I’ve spent what feels like a lot of time at gem and mineral shows over the years. One feature of these shows remains constant in my memory – there are always a lot of young boys and girls there, fascinated by the things that they can touch and see. At its earliest, mineral collecting is a hobby which has a broad appeal, to all ages
Not all of those fascinated children will survive the process of the public school system gradually beating curiosity out of them in favor of conformity and rigid adherence to learning whatever is going to be on the state’s standardized examinations (yes, I’ve heard the argument that teaching to the test can be beneficial, and yes, I’d like to see some good data leading to that conclusion before I just accept it as true). But some of them might, and to those, it will occur to them to wonder – how do I start my own collection?
Parents, this is where you come in. A hobby like this is not just “picking up gravel” – it involves some thought and some work. If you want to spend time with your child, and help them to learn something new and interesting – while learning soemthing new and interesting for yourself – then you’ll need to put down the mobile, turn off the telly, stop checking your email, and spend the time. I think you’ll find it rewarding, too.
Now retitled as Rocks, Gems, and Minerals: Revised and Updated, and updated with a new cover, this volume remains in print, now from St. Martin's Press.
Once beyond the age of seven or eight, most children will have the patience and attention to detail to enjoy a collection. This will certainly become a fully-fledged entertainment by the ages of eight, nine, or ten, when – in my experience – the acquisitive streak really seems to kick in. This is the ideal time to begin your first rock, mineral, and fossil collection. Collecting is easy and fun, and you can begin, as a child, with the very simplest of tools. Here’s a quick list:
- An egg box or a larger comparmentalized container will be useful for storage
- A collecting bag for field work
- Safety glasses (wear them whenever you’re holding your hammer)
- A light rock hammer and chisel (use with caution or under a parent’s close supervision if you’re not familiar with tools!)
- A small inexpensive magnifying glass (10x is
- A notebook and pencil, plus labels (for recording information about your finds)
- A bag or satchel in which to carry your finds
- Newspaper in which to wrap your finds
- A streak plate – unglazed ceramic tile, used to determine the color of the streak (a powdered strip) of the mineral. A simple determinative test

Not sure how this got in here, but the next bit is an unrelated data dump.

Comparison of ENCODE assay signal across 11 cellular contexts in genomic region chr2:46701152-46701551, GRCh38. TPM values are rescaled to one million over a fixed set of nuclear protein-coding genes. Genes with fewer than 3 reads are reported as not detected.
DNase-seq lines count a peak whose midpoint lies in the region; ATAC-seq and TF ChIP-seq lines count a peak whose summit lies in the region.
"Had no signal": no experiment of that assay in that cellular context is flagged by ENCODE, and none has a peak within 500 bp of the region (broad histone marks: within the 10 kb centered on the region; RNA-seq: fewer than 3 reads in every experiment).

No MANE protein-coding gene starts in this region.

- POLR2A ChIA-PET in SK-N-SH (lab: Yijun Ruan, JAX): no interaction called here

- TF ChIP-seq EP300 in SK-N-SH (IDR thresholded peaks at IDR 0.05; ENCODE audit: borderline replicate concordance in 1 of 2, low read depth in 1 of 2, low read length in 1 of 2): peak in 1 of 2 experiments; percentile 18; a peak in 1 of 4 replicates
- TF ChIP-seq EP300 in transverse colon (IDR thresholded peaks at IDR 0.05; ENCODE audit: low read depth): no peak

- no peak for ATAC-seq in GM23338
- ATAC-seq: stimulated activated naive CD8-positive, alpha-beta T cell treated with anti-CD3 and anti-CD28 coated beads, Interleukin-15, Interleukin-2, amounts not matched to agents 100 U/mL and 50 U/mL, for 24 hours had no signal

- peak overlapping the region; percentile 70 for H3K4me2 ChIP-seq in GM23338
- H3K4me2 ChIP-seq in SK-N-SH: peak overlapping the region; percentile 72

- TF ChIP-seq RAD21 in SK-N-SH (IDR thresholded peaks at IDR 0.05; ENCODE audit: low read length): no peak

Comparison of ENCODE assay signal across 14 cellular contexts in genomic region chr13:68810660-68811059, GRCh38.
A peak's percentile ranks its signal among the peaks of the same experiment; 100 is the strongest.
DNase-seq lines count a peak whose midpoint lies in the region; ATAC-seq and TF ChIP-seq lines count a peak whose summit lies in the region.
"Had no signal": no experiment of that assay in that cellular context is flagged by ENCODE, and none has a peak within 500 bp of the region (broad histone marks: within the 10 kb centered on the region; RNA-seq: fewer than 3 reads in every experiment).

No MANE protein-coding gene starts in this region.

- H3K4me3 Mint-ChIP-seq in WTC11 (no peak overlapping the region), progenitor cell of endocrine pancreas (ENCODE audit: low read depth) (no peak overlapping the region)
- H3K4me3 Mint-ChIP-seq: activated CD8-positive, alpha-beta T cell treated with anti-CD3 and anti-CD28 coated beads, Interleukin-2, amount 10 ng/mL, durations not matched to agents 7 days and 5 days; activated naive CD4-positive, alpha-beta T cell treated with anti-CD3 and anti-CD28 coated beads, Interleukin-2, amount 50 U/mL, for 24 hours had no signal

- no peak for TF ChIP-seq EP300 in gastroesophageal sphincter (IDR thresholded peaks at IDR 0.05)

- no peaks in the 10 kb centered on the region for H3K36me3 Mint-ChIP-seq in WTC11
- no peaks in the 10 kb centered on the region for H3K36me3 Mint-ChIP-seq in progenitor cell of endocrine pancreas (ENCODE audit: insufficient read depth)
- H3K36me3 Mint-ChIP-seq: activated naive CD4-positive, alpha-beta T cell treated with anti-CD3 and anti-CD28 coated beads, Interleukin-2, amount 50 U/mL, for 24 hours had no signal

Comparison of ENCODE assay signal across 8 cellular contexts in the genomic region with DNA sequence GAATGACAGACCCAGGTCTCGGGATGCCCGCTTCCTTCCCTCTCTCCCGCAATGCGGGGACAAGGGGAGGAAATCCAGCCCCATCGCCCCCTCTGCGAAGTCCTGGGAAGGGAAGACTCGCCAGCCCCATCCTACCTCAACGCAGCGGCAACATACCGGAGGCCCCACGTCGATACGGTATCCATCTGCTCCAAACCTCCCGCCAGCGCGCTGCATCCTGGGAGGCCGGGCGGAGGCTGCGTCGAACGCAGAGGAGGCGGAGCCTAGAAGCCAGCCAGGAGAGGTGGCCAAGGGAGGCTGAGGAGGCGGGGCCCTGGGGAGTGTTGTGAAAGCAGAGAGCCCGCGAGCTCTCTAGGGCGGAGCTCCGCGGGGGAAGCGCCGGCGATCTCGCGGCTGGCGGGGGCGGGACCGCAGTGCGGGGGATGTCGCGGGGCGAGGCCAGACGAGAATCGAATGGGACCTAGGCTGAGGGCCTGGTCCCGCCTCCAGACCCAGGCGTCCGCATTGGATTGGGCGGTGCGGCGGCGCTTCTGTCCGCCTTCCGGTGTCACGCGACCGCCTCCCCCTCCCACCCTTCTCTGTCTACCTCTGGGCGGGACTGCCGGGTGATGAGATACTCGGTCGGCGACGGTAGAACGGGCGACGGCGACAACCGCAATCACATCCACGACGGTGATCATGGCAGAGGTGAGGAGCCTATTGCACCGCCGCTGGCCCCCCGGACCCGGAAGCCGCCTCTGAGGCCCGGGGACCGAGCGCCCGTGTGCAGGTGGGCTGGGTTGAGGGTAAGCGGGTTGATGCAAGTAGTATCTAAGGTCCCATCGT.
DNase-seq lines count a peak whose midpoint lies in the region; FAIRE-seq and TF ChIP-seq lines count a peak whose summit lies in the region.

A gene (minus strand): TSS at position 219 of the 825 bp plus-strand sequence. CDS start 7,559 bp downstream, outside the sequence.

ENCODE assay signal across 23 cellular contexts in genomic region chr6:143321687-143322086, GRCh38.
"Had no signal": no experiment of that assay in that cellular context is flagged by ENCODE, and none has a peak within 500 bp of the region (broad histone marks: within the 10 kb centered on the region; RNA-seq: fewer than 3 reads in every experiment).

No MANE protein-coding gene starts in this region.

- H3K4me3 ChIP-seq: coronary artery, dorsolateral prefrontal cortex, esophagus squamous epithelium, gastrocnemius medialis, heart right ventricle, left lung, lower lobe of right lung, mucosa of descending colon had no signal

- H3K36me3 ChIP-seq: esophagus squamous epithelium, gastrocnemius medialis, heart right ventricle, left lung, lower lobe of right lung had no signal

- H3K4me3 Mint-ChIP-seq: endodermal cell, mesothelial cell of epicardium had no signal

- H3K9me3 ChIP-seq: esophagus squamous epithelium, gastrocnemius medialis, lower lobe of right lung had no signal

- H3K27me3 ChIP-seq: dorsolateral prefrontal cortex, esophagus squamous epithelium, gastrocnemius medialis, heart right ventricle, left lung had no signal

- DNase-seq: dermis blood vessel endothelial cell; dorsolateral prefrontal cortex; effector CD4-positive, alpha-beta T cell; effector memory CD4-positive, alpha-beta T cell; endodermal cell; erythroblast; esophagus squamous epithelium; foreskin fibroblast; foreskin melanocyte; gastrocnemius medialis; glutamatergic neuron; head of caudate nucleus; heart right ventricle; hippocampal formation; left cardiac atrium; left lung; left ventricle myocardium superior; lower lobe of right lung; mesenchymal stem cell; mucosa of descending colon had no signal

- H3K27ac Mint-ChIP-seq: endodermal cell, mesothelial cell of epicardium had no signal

- A glass tile – used for measuring hardness according to the Mohs Scale, also for some streaks
- A penknife (again, only if you’re already comfortable with knives, or with the help of a parent) – averages a hardness of about 5.5 on the Mohs scale, or use a nail
- A copper penny (find one dated before 1983) – averages a hardness of about 3.5
- A good basic field guide to rocks and minerals – try to find a copy of the old Golden Guide to Rocks & Minerals by Herbert Zim (pictured above), in any of its editions.
My first collection ever was done a part of a requirement for the Scouts. I put twelve different minerals, rocks, and tumbled stones which I had picked up (or been given by my grandfather) into an egg box. Then came a second egg box. Soon, the egg boxes were replaced by other, more resilient containers. Within a few years, I was off and running. Any young collector can do the same thing, as long as they have a source at which to collect. You can choose to collect at a site, or to build your collection in a shop or at shows.
While collecting in the field is really the best way to get started, you may be limited by the geology of the region in which you live. For example, where I grew up – in the dead center of the American middle west – there’s very little, mineralogical speaking, to be found in the rocks apart from some interesting bi-colored calcite and occasional coatings of sphalerite, with other minerals occurring in minute percentages. So for me, building a collection as a child was dependent upon infrequent holidays out of the immediate region, and purchases that I could make with my pocket money at various regional gem and mineral shows. Find out what’s best for your area.
Local rock shops, while not a common resource in all areas, can be another good place to fill in gaps in your collection. In the Kansas City area, the largest and best used to be Ace’s Rock Shop, which was a great place to go as a kid both to look and to buy small items for a collection. Sadly, it closed a number of years ago, leaving a definite gap in the local market which I would like to see filled again one day. If you have a local shop, then patronize it! If you don’t, then be certain to go to the nearest show when it comes to town. Schedules of upcoming gem and mineral shows around the United States can be found in most issues of Rock & Gem magazine, as well as Rocks & Minerals (links in the sidebar, too.).
It’s easy to start small with your collection, or your child’s collection. As their taste and sophistication grows, so will the demands of collecting, but this particular hobby can also lead to a lifetime of enjoyment, and, in some cases, a career doing something that they genuinely love.